Comic Blunt Card with how used as a complementizer, roughly like that:
(Hat tip to Chris Ambidge.)
There is now some literature on complementizer how, in particular
Legate, Julie Anne. 2010. On how how is used instead of that. NLLT 28.1.121-34.
with references to (the few) earlier mentions, in particular to the treatment of it in the Cambridge Grammar of the English Language, in Rodney Huddleston’s chapter on “Content clauses and reported speech”:
In very informal style how can be used without any trace of its usual manner (or degree) meaning, and in such cases it is arguable that it is no longer an interrogative word but has been reanalysed as a declarative subordinator, a variant of that … how here is simply equivalent to that (p. 954)
Now, readers of my many pieces on “unfree variation” will be able to guess that I’m going to be suspicious of the claim of equivalence with only stylistic differentiation, citing:
Bolinger’s Dictum [original version]: A difference in syntactic form always spells a difference in meaning.
Bolinger’s Dictum [AMZ’s hedged version]: Lexical and syntactic variation is unfree; variants usually have (subtly) different meanings or discourse functions, which can be observed in certain contexts (though these differences might not be of consequence in many contexts).
In fact, I observe that in many cases claimed free variants turn out to be syntactically distinguished as well. So it is in this case. As Legate puts it,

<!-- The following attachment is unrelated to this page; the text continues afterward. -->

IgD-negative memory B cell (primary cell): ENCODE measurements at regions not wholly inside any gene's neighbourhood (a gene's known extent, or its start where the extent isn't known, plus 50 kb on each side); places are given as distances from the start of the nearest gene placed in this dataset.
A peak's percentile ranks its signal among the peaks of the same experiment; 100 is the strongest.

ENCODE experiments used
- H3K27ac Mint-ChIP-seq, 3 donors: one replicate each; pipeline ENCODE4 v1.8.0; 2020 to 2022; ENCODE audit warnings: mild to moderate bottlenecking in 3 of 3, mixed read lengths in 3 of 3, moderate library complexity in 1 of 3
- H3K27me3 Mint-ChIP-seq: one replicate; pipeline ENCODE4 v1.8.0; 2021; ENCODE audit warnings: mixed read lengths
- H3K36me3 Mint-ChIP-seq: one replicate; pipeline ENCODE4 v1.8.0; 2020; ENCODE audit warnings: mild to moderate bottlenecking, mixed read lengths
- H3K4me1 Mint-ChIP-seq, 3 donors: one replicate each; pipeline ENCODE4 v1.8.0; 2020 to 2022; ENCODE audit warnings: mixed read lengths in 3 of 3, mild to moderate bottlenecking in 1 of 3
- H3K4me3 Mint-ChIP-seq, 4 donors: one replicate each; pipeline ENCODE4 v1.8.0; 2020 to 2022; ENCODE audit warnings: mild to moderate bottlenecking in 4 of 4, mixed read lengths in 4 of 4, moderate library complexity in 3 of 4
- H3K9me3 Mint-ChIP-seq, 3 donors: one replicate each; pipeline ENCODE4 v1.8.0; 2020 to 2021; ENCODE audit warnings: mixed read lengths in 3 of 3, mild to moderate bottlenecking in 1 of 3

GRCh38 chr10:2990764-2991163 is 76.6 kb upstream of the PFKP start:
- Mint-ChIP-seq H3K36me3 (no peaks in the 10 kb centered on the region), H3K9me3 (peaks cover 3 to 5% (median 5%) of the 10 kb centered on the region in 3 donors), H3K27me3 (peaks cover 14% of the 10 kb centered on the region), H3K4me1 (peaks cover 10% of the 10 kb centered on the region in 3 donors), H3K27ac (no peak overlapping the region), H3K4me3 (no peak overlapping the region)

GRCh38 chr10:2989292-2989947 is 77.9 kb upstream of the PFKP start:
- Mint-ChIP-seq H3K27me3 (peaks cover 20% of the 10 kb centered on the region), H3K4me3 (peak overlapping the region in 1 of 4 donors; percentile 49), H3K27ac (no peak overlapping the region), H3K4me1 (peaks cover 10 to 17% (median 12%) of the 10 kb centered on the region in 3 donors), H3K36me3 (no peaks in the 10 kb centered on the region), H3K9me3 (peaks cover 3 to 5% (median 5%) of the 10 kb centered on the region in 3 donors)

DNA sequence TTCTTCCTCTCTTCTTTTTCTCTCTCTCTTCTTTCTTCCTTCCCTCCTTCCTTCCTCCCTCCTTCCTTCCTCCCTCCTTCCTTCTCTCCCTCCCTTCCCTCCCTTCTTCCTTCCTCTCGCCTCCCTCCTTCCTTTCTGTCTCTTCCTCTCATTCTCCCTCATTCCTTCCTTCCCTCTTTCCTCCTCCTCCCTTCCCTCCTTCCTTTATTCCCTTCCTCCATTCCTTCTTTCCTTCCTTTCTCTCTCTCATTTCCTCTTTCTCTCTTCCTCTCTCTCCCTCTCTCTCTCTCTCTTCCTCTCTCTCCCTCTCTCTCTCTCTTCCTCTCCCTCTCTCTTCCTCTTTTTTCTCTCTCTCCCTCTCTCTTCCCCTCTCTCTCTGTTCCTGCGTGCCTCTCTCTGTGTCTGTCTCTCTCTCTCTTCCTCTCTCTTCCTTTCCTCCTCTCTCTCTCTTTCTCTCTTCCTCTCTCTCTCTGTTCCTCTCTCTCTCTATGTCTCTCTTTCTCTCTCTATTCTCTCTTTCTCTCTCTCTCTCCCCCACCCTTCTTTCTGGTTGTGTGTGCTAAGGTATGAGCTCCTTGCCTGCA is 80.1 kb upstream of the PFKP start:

the how-clause exhibits systematically distinct behaviour not only from the corresponding embedded CP headed by that (henceforth that-clause), but also from embedded interrogative CPs. Specifically, the how-clause behaves as a definite DP [NP in older syntactic literature and in CGEL] with presupposed propositional content. (p. 122)
In particular, how-clauses can be objects of prepositions, while that-clauses cannot:
They told me about ✓how / *that the tooth fairy doesn’t really exist.
Legate also notes that the way that usually provides a better paraphrase for complementizer how than plain that does — as in the cartoon above:
I like the way that when you call me ‘bro’ when we’re drunk, it makes what we’re doing seem less gay.
More details in Legate’s article.
[There's another feature of linguistic interest in the cartoon sentence: summative it, referring to the other man's calling the speaker 'bro' when they're both drunk, so that the sentence can be roughly paraphrased as
I like how your calling me 'bro' when we're drunk makes what we're doing seem less gay
But only roughly, since the briefer version lacks the explicit topic-introducing function of when you call me 'bro'.]